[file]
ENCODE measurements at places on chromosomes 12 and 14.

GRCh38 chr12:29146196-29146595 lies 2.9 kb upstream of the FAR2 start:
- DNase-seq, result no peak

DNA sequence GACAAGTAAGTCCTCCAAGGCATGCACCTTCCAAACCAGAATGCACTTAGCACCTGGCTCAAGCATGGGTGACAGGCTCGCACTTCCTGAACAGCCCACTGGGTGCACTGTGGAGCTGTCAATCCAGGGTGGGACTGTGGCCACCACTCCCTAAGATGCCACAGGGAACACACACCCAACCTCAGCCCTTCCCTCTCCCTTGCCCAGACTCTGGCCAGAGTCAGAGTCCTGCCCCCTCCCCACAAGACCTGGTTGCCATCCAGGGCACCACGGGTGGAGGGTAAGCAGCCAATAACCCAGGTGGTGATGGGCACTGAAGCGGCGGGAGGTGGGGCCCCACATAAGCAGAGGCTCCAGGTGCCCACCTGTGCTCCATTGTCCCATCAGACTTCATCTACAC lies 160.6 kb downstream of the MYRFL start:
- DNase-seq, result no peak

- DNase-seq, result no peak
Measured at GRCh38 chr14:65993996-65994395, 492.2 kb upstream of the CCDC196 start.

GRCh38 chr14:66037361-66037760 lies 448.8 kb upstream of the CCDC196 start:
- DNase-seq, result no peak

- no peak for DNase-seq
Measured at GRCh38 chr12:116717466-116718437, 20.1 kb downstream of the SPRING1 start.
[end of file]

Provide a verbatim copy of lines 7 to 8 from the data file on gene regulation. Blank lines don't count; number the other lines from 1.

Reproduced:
Measured at GRCh38 chr14:65993996-65994395, 492.2 kb upstream of the CCDC196 start.

GRCh38 chr14:66037361-66037760 lies 448.8 kb upstream of the CCDC196 start: